A couple of years ago, a friend brought me back some coffee from Vietnam. I am something of a coffee aficionado and look forward to my morning cup of coffee. I enjoy the ritual of grinding the beans, waiting for the coffee to brew, favorite mug set out on the counter, and the aroma of fresh coffee to awake my senses in the morning. And then there is the second cup and the third… you see where I’m going with this, I really like my coffee! Well, quite simply, the coffee was delicious. Full of flavor with a hint of dark chocolate, and a caffeine kick to match the rich taste. My old favorite coffee no longer tasted of anything compared with the Vietnamese roast. I had to get my hands on more of that rich dark roast and asked another friend who was going to Vietnam to bring me back some. And so my love affair with Vietnamese coffee began.
So, what makes it taste so good? The Vietnamese favor a lower temperature and longer roasting process. Beans are generally roasted in butter oil, a mix of a small amount of sugar, oil, and a touch of vanilla or cacao. This technique creates a caramel-like coating, the beans end up with a thin hard shell, and a distinctive aroma and taste. French colonists introduced coffee to Vietnam; the Vietnamese have made it their own, become masters in the art of growing and roasting, and are now the second largest coffee producer in the world.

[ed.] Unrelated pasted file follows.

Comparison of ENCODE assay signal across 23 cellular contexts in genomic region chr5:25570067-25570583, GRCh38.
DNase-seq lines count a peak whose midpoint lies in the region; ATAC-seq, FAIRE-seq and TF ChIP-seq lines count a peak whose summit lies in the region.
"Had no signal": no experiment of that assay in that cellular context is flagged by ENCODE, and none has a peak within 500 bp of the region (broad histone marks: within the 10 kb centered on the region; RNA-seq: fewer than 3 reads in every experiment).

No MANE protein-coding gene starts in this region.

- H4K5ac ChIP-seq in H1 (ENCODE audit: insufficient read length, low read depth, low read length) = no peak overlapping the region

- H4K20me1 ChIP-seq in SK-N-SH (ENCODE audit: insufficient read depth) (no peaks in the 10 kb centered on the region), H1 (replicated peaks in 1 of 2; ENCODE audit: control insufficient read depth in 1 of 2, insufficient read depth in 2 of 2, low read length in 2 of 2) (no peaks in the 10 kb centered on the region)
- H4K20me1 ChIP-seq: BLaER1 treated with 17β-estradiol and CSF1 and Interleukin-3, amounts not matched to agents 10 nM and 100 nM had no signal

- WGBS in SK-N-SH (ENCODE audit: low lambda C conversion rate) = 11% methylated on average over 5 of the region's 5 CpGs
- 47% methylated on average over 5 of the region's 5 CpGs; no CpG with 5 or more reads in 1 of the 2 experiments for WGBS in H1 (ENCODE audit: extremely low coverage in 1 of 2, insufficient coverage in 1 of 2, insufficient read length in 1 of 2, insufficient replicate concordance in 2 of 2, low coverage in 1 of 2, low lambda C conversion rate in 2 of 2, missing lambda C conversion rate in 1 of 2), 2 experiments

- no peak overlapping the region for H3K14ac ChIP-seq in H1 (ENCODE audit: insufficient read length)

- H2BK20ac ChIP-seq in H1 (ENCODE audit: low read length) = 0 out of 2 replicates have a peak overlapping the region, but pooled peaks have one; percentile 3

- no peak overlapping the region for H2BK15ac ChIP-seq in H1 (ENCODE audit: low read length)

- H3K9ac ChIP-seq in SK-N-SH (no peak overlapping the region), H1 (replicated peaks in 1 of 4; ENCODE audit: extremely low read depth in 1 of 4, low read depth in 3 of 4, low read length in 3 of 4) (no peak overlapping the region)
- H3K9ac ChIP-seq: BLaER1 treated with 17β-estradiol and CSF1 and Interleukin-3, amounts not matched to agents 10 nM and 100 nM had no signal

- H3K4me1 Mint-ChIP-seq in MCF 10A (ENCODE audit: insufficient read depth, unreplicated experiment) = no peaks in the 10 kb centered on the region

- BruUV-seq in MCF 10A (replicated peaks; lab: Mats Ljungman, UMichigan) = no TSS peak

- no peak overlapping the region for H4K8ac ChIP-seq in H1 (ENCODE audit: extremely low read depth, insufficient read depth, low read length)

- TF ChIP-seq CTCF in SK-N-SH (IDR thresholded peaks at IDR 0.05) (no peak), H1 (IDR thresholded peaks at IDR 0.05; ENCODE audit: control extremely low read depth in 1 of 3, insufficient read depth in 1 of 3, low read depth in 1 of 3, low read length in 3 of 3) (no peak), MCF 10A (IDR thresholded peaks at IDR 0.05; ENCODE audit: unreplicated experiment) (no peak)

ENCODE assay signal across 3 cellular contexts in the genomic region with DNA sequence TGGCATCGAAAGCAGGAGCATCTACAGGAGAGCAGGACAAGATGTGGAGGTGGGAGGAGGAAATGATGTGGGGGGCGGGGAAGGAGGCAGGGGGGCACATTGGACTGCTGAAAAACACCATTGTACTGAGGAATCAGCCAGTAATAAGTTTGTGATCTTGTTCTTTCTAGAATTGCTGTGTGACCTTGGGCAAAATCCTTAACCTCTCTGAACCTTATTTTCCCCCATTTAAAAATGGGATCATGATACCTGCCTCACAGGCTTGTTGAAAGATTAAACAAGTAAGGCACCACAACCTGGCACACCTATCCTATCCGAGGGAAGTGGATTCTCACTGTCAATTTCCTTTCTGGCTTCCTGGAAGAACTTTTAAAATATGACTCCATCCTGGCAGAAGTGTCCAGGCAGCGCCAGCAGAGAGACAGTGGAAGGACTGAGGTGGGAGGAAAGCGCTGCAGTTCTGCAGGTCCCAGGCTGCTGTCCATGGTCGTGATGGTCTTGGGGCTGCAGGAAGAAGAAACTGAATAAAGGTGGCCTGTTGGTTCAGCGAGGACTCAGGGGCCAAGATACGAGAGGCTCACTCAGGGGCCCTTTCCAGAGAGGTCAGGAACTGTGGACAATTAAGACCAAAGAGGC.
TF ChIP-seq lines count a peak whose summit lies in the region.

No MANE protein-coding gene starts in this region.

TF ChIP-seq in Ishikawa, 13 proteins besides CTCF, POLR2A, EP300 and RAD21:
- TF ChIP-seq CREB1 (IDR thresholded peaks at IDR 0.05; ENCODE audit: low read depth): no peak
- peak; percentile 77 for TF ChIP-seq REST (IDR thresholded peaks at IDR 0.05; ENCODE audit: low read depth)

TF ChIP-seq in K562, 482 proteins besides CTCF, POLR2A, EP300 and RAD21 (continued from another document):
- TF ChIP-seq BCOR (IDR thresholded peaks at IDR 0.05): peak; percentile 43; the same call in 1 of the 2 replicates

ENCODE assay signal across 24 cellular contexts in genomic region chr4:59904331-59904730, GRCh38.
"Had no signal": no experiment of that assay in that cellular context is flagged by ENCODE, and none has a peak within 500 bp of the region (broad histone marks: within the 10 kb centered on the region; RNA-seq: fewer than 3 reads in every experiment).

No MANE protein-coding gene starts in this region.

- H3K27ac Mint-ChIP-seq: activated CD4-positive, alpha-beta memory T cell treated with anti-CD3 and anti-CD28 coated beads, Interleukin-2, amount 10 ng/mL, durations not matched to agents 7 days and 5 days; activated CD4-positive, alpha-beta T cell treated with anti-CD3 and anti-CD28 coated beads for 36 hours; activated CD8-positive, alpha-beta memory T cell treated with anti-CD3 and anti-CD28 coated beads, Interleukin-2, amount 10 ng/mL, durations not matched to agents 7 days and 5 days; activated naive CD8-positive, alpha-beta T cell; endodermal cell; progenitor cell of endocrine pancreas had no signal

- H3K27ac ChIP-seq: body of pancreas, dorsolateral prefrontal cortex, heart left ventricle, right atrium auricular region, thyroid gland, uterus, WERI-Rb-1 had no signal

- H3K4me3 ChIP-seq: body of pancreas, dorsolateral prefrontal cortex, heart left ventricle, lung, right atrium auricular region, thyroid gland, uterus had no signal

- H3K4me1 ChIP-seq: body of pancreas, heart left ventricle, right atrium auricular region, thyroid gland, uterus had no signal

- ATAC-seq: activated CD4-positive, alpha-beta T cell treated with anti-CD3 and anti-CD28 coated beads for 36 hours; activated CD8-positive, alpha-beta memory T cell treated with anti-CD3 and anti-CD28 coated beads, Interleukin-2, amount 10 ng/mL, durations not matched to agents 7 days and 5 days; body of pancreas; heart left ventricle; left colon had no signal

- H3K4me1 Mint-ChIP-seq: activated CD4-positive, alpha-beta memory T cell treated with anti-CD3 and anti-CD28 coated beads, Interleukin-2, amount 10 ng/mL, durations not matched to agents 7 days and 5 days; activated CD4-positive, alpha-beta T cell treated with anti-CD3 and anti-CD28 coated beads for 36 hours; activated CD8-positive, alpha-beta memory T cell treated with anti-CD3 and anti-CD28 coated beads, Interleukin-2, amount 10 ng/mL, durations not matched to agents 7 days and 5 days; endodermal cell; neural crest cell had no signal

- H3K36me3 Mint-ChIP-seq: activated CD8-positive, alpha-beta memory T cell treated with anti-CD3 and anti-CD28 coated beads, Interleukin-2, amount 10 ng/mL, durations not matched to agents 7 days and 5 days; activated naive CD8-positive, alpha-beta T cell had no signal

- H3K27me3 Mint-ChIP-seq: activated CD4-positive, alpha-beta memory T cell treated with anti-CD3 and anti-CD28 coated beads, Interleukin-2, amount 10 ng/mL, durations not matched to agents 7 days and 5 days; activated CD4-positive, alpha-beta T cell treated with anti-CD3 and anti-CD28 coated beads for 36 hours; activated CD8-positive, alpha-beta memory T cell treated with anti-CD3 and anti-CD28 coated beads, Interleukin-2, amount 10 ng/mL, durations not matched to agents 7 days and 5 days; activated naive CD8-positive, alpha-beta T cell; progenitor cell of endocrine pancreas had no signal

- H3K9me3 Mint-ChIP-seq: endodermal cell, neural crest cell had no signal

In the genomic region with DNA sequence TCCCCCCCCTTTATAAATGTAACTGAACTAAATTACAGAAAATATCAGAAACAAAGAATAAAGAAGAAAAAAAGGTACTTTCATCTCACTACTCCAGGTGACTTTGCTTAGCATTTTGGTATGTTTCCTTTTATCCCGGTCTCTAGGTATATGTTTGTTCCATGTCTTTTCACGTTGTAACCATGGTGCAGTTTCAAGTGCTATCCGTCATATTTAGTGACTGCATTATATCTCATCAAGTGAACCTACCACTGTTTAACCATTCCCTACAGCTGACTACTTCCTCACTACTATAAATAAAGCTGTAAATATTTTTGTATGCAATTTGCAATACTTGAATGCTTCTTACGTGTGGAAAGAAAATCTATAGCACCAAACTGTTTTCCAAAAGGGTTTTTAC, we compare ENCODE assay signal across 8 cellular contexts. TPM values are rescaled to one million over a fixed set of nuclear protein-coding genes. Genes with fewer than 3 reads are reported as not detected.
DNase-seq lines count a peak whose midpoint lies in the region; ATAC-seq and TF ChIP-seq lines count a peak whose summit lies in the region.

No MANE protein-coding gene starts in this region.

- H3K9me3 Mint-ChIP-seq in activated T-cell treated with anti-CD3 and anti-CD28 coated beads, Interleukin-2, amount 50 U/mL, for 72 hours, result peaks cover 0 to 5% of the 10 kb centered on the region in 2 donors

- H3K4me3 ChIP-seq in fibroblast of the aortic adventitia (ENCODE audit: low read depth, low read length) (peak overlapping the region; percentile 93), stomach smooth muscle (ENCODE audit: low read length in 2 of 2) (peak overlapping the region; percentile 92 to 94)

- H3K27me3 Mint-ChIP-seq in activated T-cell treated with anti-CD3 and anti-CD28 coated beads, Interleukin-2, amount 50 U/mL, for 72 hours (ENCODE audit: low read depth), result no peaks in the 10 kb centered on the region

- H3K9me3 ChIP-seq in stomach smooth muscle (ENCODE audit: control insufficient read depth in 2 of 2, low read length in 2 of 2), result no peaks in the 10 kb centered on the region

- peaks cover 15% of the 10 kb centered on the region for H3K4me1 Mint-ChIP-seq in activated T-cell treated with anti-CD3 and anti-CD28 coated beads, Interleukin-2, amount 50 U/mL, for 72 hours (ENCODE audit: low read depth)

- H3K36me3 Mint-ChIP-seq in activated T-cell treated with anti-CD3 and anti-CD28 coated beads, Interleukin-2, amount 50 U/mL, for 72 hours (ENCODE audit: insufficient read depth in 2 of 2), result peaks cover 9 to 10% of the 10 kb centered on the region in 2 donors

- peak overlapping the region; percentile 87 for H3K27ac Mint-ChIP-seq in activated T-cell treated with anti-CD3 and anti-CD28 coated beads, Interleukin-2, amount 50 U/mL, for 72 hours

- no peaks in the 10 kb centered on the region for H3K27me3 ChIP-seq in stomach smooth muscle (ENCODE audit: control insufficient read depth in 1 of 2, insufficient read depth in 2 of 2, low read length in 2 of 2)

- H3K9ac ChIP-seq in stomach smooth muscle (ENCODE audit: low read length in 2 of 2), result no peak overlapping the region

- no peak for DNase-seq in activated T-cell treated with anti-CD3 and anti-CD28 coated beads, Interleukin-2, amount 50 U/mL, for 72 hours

Coffee is traditionally brewed in individual portions using a phin which consists of a small cup, a filter chamber and a lid that also functions as somewhere to catch any drips of coffee when you have finished brewing. Served this way, it forces you to slow down and savor the experience. You literally watch the coffee being made drip by drip, which not only stokes your desire, but it also forces you to sit for a few minutes while the coffee is made. The classic slow drip method is a real treat and reminder to slow down, which is especially welcome in the all-encompassing hustle and bustle of life.
Whether you like your coffee the traditional Vietnamese way with condensed milk (over ice in the summer), over yogurt, or egg (think of a cross between Tiramisu and Creme Caramel), or you enjoy it black, it works beautifully in a stove top moka, or a plunger. There is even an animal friendly version of the famous Weasel coffee.
Now I don’t need to ask a friend to bring coffee back from Vietnam, because Vietnamese Coffee South Africa import authentic Vietnamese coffee. There is a reason why their tag line is “forget everything your taste buds think they know about coffee”.
Vietnam produces some of the best coffee in the world and now I can buy it here in South Africa.
See www.vietnamesecoffee.co.za for where to buy.